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Hot Kielbasa or Cold Cocaine?

Sikorski Meat Market Cover is Blown

A popular neighborhood butcher shop may be on the chopping block after 26 people were arrested in connection to a narcotics ring operating from their shop, last Friday afternoon.

A year-long FBI investigation revealed that the Sikorski Meat Market on Manhattan Avenue has served as a base for cocaine distribution, and that one of the defendants, Andrzej Filipkowski, a former Sikorski employee, used the code words “hot kielbasa” to refer to the cocaine, which was more than 80% pure. Several kilograms were discovered in the basement of the market.

“The ‘kielbasa’ was really cocaine,” said NYPD Commissioner Robert Kelly. “And thanks to outstanding police work it’s no longer available at the meat market.”

Now that’s a spicy sausage.

According to the FBI, surveillance and wiretaps were used to track the cocaine distribution.

“The case began with a single report that cocaine was being stored at a neighborhood meat market in Greenpoint,” said United States Attorney Benton J. Campbell, who announced the charges. “Through diligent investigation, we and our law enforcement partners were able to identify and subsequently dismantle a wide-ranging cocaine distribution ring operating throughout our city. The defendants will now be held to answer for their criminal activity.”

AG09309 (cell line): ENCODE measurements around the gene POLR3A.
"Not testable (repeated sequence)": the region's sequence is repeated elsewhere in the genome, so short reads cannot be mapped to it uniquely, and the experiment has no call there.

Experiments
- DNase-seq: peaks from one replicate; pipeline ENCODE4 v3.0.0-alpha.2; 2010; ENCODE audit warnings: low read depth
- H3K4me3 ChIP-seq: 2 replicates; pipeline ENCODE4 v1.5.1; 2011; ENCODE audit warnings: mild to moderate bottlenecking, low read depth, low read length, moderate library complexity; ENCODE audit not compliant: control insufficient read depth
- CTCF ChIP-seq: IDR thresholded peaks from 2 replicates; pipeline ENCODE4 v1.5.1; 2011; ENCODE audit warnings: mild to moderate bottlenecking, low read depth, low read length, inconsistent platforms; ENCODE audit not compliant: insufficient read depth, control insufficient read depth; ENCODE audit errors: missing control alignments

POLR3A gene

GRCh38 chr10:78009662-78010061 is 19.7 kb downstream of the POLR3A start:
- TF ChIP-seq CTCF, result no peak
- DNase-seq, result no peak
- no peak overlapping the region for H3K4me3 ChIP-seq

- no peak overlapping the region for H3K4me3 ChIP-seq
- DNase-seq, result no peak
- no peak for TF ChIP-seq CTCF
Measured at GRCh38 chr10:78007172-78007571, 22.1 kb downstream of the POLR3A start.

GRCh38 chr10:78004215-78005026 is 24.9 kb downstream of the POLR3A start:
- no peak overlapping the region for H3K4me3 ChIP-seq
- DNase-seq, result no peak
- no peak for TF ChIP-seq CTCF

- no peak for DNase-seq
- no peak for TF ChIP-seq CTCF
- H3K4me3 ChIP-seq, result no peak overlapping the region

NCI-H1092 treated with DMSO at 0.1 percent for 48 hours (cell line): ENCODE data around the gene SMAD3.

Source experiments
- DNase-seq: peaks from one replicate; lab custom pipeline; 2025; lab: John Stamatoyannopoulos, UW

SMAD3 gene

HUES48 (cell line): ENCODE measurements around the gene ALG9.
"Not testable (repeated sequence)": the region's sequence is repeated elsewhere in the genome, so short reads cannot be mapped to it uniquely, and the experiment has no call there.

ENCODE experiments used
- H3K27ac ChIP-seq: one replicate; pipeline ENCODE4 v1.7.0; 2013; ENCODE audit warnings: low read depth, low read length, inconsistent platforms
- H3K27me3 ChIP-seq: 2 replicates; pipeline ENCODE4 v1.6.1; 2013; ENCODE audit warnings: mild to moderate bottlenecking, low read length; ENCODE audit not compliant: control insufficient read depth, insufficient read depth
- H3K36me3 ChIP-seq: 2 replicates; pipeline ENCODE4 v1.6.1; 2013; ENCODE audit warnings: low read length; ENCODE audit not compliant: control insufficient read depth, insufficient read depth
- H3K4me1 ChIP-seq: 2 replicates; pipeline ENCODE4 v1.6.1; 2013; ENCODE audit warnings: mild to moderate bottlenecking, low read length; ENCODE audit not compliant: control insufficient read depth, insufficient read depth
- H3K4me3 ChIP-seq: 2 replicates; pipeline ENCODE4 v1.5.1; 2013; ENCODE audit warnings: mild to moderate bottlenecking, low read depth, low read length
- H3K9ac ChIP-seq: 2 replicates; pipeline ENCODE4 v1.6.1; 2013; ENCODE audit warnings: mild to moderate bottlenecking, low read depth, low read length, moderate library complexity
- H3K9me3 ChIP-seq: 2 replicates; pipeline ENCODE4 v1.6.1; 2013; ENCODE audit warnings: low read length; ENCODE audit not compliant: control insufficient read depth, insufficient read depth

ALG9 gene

It has been confirmed that the drug runners were employing drivers—Rolando Vasquez, among others—licensed by the New York City Taxi and Limousine Commission, to make their cocaine deliveries throughout New York City and the tri-state area, between September 2007 and October 2008.

Though the FBI has been suspicious of the operation for over a year, neighborhood residents are surprised and disturbed by the scandal.

“I honestly had no idea anything like this was happening,” said George Ha, who runs BQ Sports Inc., a sporting goods store located right next to the meat market. “I have known these guys my whole life. This butcher shop has such a big community presence, and it has always been such a respectable business. I’m just completely shocked.”

Of the 26 defendants charged, Filipkowski, James Murphy and William Murphy are suspected of serving as the operation’s central organizers, though all involved will be prosecuted.

If convicted of conspiring to distribute cocaine, the defendants each faces a sentence of ten years to life imprisonment, a life term of supervised release, and a $4,000,000 fine.

Sikorski Meat Market is still open for business.

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